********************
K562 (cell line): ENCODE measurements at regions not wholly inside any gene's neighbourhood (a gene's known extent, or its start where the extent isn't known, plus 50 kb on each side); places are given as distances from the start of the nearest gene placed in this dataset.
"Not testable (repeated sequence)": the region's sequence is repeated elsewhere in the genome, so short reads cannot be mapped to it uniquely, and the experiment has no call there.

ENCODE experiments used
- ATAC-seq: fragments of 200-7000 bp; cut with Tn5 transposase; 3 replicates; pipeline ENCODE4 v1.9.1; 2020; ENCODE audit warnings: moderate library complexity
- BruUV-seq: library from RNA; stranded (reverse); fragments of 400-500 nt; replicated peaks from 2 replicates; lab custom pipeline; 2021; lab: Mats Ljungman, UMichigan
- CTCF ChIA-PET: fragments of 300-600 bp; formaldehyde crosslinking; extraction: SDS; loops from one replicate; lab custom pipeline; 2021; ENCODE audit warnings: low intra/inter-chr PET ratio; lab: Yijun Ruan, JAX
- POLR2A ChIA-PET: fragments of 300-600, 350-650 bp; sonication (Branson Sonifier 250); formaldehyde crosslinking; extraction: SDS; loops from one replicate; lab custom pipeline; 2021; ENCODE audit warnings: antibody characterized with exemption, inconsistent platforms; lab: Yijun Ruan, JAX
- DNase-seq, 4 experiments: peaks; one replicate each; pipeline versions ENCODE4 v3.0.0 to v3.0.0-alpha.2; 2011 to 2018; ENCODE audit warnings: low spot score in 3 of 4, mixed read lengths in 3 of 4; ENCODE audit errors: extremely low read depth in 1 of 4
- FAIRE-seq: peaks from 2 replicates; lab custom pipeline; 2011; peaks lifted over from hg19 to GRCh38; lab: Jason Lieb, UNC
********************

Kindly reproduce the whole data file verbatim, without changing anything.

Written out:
K562 (cell line): ENCODE measurements at regions not wholly inside any gene's neighbourhood (a gene's known extent, or its start where the extent isn't known, plus 50 kb on each side); places are given as distances from the start of the nearest gene placed in this dataset.
"Not testable (repeated sequence)": the region's sequence is repeated elsewhere in the genome, so short reads cannot be mapped to it uniquely, and the experiment has no call there.

ENCODE experiments used
- ATAC-seq: fragments of 200-7000 bp; cut with Tn5 transposase; 3 replicates; pipeline ENCODE4 v1.9.1; 2020; ENCODE audit warnings: moderate library complexity
- BruUV-seq: library from RNA; stranded (reverse); fragments of 400-500 nt; replicated peaks from 2 replicates; lab custom pipeline; 2021; lab: Mats Ljungman, UMichigan
- CTCF ChIA-PET: fragments of 300-600 bp; formaldehyde crosslinking; extraction: SDS; loops from one replicate; lab custom pipeline; 2021; ENCODE audit warnings: low intra/inter-chr PET ratio; lab: Yijun Ruan, JAX
- POLR2A ChIA-PET: fragments of 300-600, 350-650 bp; sonication (Branson Sonifier 250); formaldehyde crosslinking; extraction: SDS; loops from one replicate; lab custom pipeline; 2021; ENCODE audit warnings: antibody characterized with exemption, inconsistent platforms; lab: Yijun Ruan, JAX
- DNase-seq, 4 experiments: peaks; one replicate each; pipeline versions ENCODE4 v3.0.0 to v3.0.0-alpha.2; 2011 to 2018; ENCODE audit warnings: low spot score in 3 of 4, mixed read lengths in 3 of 4; ENCODE audit errors: extremely low read depth in 1 of 4
- FAIRE-seq: peaks from 2 replicates; lab custom pipeline; 2011; peaks lifted over from hg19 to GRCh38; lab: Jason Lieb, UNC